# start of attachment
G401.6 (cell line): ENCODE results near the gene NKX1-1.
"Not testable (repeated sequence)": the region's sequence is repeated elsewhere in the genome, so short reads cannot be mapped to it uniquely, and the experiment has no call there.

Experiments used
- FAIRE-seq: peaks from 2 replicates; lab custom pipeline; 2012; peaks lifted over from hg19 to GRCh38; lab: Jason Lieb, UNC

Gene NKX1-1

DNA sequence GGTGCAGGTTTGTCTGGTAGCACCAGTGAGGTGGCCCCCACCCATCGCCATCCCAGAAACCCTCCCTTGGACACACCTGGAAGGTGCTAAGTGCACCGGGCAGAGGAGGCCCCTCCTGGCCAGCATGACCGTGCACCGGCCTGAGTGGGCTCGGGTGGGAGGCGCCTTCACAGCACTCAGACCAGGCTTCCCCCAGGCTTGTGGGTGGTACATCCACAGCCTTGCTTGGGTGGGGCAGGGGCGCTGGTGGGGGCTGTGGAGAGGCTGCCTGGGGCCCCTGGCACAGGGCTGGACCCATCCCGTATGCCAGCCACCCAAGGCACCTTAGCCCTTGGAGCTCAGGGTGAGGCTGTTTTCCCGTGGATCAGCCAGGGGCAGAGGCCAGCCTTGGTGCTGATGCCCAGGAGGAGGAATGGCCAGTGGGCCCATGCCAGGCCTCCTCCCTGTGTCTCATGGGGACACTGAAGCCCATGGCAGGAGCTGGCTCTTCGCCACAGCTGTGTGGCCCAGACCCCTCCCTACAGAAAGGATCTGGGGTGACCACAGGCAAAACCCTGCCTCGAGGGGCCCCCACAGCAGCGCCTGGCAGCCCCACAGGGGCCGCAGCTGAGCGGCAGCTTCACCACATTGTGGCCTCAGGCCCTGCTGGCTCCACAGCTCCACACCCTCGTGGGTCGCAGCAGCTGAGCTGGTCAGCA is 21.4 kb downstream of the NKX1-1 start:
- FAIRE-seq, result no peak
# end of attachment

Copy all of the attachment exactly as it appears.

G401.6 (cell line): ENCODE results near the gene NKX1-1.
"Not testable (repeated sequence)": the region's sequence is repeated elsewhere in the genome, so short reads cannot be mapped to it uniquely, and the experiment has no call there.

Experiments used
- FAIRE-seq: peaks from 2 replicates; lab custom pipeline; 2012; peaks lifted over from hg19 to GRCh38; lab: Jason Lieb, UNC

Gene NKX1-1

DNA sequence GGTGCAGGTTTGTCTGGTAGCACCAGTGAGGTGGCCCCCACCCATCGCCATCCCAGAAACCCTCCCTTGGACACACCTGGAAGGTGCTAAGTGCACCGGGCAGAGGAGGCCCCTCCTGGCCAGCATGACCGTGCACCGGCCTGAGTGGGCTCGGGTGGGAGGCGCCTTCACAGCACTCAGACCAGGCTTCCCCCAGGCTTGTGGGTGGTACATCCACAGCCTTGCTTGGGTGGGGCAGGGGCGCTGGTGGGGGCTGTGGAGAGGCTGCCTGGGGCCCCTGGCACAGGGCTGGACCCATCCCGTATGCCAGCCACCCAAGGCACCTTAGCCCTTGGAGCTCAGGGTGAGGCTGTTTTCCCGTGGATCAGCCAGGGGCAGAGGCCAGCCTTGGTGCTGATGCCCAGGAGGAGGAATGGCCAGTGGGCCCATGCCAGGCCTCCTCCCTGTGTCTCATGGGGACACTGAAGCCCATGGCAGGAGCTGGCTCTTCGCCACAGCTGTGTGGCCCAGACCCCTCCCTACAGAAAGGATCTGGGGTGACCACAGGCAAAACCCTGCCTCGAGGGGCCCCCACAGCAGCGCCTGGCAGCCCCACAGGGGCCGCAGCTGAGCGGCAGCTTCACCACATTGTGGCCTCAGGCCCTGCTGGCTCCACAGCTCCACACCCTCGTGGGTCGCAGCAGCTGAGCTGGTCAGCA is 21.4 kb downstream of the NKX1-1 start:
- FAIRE-seq, result no peak